Protective gear for warfighters is continually evolving, but the need to keep fighter’s hands safe has been recognized for a long time. US forces in Iraq and Afghanistan wear gloves to protect against sharps, hot weapons’ barrels, and especially the sudden searing heat of detonating improvised explosive devices. Gloves for shooters are always tradeoffs. Adding additional layers of material gives the wearer more protection at the cost of flexibility. Some materials like Nomex have great flexibility and heat resistance, but little resistance to cutting.
During my recent deployment to Afghanistan, I found myself in situations where blast was a low threat, but in which I needed a glove that gave excellent protection against sharps, while retaining enough flexibility to work and manipulate my M9. The issued “combat gloves” did provide good protection against being cut, but were not very flexible or comfortable, and they retained a lot of heat, which was a bad trait in an area where summer temperatures during the day commonly reached over 115 degrees. My Nomex flight gloves from 2001 were flexible, but not designed for abrasion resistance. My problem appeared to be solved when an associate gave me a pair of Mechanix gloves.
The Original Mechanix glove is a flexible, abrasion resistant glove that has been around for about twenty years. It is made of a synthetic mesh material with a leather-like lining on the palm side, and velcro gathers at the wrist. These gloves are easily found through online retailers, or they can be purchased for less than $20 at military exchanges.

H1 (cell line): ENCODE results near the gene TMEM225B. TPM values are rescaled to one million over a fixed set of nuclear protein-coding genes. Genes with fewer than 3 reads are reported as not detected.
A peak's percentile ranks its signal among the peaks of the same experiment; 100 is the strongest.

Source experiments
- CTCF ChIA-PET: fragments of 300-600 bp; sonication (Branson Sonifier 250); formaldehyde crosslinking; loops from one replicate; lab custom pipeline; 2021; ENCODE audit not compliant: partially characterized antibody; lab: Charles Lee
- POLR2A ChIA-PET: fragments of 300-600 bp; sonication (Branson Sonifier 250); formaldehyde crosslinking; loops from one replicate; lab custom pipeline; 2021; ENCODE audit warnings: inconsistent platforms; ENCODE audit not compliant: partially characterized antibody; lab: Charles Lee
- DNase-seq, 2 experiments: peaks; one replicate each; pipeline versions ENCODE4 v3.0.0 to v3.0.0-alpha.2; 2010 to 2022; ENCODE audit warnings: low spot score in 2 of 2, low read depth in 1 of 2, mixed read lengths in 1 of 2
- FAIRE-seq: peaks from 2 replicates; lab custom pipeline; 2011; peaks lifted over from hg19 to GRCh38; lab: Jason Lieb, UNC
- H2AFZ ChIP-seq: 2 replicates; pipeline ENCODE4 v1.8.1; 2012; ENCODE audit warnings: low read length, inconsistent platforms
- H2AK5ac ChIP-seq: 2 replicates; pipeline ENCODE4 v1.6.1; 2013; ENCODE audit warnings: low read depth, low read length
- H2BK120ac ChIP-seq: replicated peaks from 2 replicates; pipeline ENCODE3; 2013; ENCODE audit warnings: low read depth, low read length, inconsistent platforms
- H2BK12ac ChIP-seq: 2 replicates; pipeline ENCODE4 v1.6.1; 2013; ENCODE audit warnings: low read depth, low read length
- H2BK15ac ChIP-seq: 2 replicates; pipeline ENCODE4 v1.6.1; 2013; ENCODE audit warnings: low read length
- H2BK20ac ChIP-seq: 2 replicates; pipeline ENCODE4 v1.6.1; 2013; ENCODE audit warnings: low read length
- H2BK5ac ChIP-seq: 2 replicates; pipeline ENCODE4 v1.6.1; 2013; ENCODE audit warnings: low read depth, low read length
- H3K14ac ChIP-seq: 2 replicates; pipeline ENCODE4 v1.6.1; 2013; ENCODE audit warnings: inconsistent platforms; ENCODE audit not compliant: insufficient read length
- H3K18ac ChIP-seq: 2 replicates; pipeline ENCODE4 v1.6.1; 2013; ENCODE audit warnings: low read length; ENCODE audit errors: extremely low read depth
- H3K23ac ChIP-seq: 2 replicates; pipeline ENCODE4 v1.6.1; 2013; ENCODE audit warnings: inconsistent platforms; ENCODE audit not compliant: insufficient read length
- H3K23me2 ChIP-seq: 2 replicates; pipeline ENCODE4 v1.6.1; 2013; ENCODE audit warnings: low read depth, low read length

I used the Mechanix gloves from five to six days a week for two months, continually sorting through property to ensure that no controllable items were released to non-US personnel. I also used the gloves while escorting local nationals onto the base from “outside the wire”. I found the Mechanix to retain very little extra heat, and to be flexible enough to wear while working all but the most delicate tasks. I never suffered any cut or other hand injury while wearing the Mechanix.
The Mechanix Original gloves worked well for me as a general protective glove with a high degree of flexibility. After two months of frequent hard use, my only complaint was an occasional looseness in the velcro wrist tabs. I see no indication that the Original is designed to withstand very high heat, but it did protect me against brief less-than-flame heat, such as that encountered climbing armored vehicles and moving armor plate that had been sitting in the Afghan summer sun all day. The Originals do have very large and highly visible white lettering, but Mechanix now offers the same glove in a subdued coyote color pattern. For shooters who want abrasion protection and protection against hot brass, a high dexterity glove might be a good choice, but Mechanix offers a full line of gloves targeted towards practically any need. I found my Mechanix Original gloves to be extremely useful and a good value at their typical cost, and I think you will, too.